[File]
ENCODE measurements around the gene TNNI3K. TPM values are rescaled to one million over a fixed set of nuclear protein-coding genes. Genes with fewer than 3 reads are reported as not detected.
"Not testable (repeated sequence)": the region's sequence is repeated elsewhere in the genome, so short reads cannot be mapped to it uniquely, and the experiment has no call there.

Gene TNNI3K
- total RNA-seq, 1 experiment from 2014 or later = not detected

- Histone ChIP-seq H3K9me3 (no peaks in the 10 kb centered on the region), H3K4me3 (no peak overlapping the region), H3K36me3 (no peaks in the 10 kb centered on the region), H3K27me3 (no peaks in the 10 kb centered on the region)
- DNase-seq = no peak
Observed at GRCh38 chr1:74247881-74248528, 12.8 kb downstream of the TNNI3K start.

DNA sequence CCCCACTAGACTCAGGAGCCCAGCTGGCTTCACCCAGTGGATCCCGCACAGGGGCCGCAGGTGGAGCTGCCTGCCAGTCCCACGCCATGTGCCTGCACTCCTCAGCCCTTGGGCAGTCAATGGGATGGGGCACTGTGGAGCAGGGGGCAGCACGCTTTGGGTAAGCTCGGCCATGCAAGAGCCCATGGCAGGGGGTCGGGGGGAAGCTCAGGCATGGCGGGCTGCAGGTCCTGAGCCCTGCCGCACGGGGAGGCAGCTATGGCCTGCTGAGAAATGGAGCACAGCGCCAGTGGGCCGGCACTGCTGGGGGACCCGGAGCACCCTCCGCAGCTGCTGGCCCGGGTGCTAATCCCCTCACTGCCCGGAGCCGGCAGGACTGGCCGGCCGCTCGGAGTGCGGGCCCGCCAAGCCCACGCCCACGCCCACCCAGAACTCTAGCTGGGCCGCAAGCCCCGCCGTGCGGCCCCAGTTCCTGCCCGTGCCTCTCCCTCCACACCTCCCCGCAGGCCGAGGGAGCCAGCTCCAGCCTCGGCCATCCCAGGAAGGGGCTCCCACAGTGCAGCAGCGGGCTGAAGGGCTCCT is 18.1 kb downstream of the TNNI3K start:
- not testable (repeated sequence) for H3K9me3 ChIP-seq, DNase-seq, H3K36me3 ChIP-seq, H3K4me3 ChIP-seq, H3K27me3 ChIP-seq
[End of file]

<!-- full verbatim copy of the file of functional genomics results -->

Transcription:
ENCODE measurements around the gene TNNI3K. TPM values are rescaled to one million over a fixed set of nuclear protein-coding genes. Genes with fewer than 3 reads are reported as not detected.
"Not testable (repeated sequence)": the region's sequence is repeated elsewhere in the genome, so short reads cannot be mapped to it uniquely, and the experiment has no call there.

Gene TNNI3K
- total RNA-seq, 1 experiment from 2014 or later = not detected

- Histone ChIP-seq H3K9me3 (no peaks in the 10 kb centered on the region), H3K4me3 (no peak overlapping the region), H3K36me3 (no peaks in the 10 kb centered on the region), H3K27me3 (no peaks in the 10 kb centered on the region)
- DNase-seq = no peak
Observed at GRCh38 chr1:74247881-74248528, 12.8 kb downstream of the TNNI3K start.

DNA sequence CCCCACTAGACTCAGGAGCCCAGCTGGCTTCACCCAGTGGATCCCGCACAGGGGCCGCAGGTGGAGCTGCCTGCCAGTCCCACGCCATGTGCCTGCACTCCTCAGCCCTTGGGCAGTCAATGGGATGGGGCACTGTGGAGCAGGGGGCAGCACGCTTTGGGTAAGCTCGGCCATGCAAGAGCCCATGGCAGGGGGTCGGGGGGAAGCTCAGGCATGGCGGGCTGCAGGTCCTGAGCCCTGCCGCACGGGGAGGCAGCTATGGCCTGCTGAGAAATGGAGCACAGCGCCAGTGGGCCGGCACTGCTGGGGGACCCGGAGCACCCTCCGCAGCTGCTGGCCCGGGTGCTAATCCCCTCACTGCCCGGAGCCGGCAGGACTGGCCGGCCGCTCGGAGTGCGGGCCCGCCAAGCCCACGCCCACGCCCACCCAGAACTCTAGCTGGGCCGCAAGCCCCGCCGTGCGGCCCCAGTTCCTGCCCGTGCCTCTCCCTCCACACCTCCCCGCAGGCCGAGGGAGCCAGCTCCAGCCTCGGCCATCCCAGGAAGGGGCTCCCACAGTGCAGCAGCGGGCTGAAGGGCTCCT is 18.1 kb downstream of the TNNI3K start:
- not testable (repeated sequence) for H3K9me3 ChIP-seq, DNase-seq, H3K36me3 ChIP-seq, H3K4me3 ChIP-seq, H3K27me3 ChIP-seq